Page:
I don't really get watching Nigella Lawson make buttered scones for an hour. But I DO get Gordon Ramsay's "Kitchen Nightmares" or "Hell's Kitchen". I do get "Iron Chef". I do get Bourdain's own show "No Reservations", in which he travels around the world eating native cuisine. (In fact, in some ways, Bourdain's show is the best of all, in that it's the one which best shows the potentially religious meaning that food preparation and communal consumption have.)

There is something viscerally thrilling about taking crude elements and shaping and refining them into something new. It is even more thrilling when that shaping facilitates family and friends coming together to share their experiences and hopes and fears, joys and sorrows - their lives - with each other.

I'm not saying Bourdain's recent criticisms of the Food Network aren't well taken in many respects; but on the other hand, food TV is miles ahead of where it used to be. And that's good news for everyone who appreciates the joys of dining...and deep human communion.

8 comments:

Laura said...

so how do you explain the plethora of house shows? People buying houses, people fixing houses, etc.

ps - its good to see you blogging again Tal!

Kris said...

The Food Network, at the inception, was a well meaning idea to bring people back to the kitchen, to get them excited about food. And I believe it has done that. It also brought people back to the table - where they belong.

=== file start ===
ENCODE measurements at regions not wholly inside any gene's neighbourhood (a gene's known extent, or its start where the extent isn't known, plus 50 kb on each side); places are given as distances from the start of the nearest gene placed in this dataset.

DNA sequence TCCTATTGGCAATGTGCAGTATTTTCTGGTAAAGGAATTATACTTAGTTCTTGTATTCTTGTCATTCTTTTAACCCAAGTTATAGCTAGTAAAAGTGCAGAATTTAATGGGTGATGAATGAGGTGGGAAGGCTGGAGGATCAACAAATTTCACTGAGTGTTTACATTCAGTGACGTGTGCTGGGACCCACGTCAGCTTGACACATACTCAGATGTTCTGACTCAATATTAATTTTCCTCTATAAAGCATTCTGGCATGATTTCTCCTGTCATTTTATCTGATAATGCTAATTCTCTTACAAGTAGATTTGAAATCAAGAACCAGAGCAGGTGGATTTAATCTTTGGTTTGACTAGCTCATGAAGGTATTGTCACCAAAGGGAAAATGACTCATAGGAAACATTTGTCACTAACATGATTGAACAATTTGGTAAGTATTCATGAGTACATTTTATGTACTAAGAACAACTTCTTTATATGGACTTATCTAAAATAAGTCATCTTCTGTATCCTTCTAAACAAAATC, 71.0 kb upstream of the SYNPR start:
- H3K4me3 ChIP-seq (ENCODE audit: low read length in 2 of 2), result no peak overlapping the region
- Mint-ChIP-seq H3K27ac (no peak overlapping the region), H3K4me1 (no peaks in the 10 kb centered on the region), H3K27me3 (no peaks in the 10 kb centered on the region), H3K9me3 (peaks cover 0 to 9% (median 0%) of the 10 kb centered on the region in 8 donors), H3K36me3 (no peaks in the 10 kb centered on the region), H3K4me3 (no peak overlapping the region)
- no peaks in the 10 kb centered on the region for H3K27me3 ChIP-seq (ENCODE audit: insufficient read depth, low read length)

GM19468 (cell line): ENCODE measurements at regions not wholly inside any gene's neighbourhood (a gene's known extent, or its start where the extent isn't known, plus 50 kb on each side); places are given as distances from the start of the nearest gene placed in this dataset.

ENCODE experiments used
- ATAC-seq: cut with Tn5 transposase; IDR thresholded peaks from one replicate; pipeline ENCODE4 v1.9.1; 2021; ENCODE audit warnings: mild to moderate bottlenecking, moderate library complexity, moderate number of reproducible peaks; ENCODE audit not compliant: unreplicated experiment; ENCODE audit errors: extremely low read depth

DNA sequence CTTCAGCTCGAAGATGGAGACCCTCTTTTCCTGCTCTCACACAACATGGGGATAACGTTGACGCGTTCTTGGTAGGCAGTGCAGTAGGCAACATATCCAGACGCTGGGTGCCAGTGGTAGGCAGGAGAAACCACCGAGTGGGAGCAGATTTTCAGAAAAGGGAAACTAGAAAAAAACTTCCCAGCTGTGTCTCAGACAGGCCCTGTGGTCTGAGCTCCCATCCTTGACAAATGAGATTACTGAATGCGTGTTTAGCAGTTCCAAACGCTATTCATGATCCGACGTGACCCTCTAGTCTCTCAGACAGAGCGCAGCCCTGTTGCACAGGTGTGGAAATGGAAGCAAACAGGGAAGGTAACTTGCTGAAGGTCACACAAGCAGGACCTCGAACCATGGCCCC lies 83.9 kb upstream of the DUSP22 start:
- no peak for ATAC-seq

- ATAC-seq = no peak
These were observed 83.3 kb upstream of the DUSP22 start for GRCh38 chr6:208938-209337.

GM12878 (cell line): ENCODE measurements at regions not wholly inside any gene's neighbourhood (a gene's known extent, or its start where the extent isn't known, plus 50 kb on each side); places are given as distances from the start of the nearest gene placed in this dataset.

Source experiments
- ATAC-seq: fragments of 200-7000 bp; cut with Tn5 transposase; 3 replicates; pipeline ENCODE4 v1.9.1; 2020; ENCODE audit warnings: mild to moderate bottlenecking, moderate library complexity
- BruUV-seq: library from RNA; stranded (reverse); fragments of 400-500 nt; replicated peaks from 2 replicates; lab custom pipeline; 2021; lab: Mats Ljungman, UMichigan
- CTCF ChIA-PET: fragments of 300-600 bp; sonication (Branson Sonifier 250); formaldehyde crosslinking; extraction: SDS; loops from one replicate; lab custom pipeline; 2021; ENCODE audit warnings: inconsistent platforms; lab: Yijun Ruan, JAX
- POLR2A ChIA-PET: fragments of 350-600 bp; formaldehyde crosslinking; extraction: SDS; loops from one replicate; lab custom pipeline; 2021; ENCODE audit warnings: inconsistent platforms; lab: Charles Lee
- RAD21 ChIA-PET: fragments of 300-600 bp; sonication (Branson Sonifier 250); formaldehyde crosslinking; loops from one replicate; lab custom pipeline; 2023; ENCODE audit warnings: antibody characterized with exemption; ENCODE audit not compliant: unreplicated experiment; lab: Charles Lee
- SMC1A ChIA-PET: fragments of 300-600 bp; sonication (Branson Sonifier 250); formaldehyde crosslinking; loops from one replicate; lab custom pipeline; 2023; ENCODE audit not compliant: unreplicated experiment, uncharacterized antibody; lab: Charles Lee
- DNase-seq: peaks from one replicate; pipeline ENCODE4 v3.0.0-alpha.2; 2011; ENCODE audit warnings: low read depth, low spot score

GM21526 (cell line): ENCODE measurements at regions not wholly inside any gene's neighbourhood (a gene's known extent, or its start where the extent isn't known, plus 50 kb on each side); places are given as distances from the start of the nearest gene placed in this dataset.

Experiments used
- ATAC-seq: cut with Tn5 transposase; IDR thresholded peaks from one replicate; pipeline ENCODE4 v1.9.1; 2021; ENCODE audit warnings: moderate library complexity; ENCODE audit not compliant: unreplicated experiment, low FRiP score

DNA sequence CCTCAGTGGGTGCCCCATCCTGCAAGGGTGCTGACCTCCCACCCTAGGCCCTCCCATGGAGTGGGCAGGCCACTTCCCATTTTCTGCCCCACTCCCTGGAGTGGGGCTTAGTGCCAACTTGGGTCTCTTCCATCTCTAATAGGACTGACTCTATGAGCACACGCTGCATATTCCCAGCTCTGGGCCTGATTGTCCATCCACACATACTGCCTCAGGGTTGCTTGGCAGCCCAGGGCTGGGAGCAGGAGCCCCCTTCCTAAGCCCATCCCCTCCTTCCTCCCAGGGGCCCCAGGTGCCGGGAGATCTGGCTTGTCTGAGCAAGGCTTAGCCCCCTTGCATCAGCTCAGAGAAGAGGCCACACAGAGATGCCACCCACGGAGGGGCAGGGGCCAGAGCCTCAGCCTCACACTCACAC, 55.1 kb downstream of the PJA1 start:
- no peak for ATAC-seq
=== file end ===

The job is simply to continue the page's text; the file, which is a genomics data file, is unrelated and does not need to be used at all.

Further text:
But having said that - I can't stand what the channel has become. "Hollywood" has taken over and made a flashy, toothy, breasty version of what started out simple and entertaining.

Give me Bourdain, give me PBS with Jaques Pepin, give me Julia Child re-runs. Give me Lydia Bastianich rocking back and forth with delight over a wild boar ragu.

People who truly have a passion for food find a creative energy in the passion shown by the true food pioneers.


All the rest is just eye candy.

erlybird said...

And who can forget Graham Kerr, The Galloping Gourmet? A real asshole, I hear tell. Bourdain is another.

But I can enjoy food and cooking shows without having to put up with the likes of Bourdain. Ewww...the guy gives me the shivers. And I am not quite sure that being the head chef at Les Halles had thrown him into obscurity. But even if he had come from obscurity I would like to think anyone could sit down and have a meal with an evangelist of food but Bourdain seems too "cool" for that...and unless one had cigarettes for him to bum or a hip flask to pass...forget it!